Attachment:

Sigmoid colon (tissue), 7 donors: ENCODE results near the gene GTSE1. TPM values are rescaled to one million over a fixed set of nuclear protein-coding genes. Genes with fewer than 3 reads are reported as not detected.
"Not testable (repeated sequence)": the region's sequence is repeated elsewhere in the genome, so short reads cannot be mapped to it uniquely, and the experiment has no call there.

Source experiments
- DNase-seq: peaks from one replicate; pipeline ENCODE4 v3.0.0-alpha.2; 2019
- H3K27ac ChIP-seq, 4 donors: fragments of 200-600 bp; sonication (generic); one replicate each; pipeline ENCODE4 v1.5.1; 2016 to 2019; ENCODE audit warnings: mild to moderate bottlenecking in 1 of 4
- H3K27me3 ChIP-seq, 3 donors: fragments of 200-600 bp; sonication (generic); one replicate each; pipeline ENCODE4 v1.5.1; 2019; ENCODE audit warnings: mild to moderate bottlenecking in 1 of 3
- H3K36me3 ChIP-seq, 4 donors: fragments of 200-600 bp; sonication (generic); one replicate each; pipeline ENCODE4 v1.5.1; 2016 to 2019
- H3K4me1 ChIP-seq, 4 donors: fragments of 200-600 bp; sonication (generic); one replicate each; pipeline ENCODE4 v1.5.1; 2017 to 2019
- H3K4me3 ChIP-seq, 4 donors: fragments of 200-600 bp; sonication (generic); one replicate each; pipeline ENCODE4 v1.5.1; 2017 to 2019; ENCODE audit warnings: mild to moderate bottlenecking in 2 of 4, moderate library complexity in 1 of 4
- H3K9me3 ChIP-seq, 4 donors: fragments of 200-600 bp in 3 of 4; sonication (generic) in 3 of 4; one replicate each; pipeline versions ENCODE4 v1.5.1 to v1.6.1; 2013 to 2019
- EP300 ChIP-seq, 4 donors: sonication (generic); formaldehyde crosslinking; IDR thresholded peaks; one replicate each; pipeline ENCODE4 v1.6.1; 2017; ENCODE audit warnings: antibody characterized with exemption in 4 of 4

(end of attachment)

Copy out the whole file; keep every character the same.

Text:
Sigmoid colon (tissue), 7 donors: ENCODE results near the gene GTSE1. TPM values are rescaled to one million over a fixed set of nuclear protein-coding genes. Genes with fewer than 3 reads are reported as not detected.
"Not testable (repeated sequence)": the region's sequence is repeated elsewhere in the genome, so short reads cannot be mapped to it uniquely, and the experiment has no call there.

Source experiments
- DNase-seq: peaks from one replicate; pipeline ENCODE4 v3.0.0-alpha.2; 2019
- H3K27ac ChIP-seq, 4 donors: fragments of 200-600 bp; sonication (generic); one replicate each; pipeline ENCODE4 v1.5.1; 2016 to 2019; ENCODE audit warnings: mild to moderate bottlenecking in 1 of 4
- H3K27me3 ChIP-seq, 3 donors: fragments of 200-600 bp; sonication (generic); one replicate each; pipeline ENCODE4 v1.5.1; 2019; ENCODE audit warnings: mild to moderate bottlenecking in 1 of 3
- H3K36me3 ChIP-seq, 4 donors: fragments of 200-600 bp; sonication (generic); one replicate each; pipeline ENCODE4 v1.5.1; 2016 to 2019
- H3K4me1 ChIP-seq, 4 donors: fragments of 200-600 bp; sonication (generic); one replicate each; pipeline ENCODE4 v1.5.1; 2017 to 2019
- H3K4me3 ChIP-seq, 4 donors: fragments of 200-600 bp; sonication (generic); one replicate each; pipeline ENCODE4 v1.5.1; 2017 to 2019; ENCODE audit warnings: mild to moderate bottlenecking in 2 of 4, moderate library complexity in 1 of 4
- H3K9me3 ChIP-seq, 4 donors: fragments of 200-600 bp in 3 of 4; sonication (generic) in 3 of 4; one replicate each; pipeline versions ENCODE4 v1.5.1 to v1.6.1; 2013 to 2019
- EP300 ChIP-seq, 4 donors: sonication (generic); formaldehyde crosslinking; IDR thresholded peaks; one replicate each; pipeline ENCODE4 v1.6.1; 2017; ENCODE audit warnings: antibody characterized with exemption in 4 of 4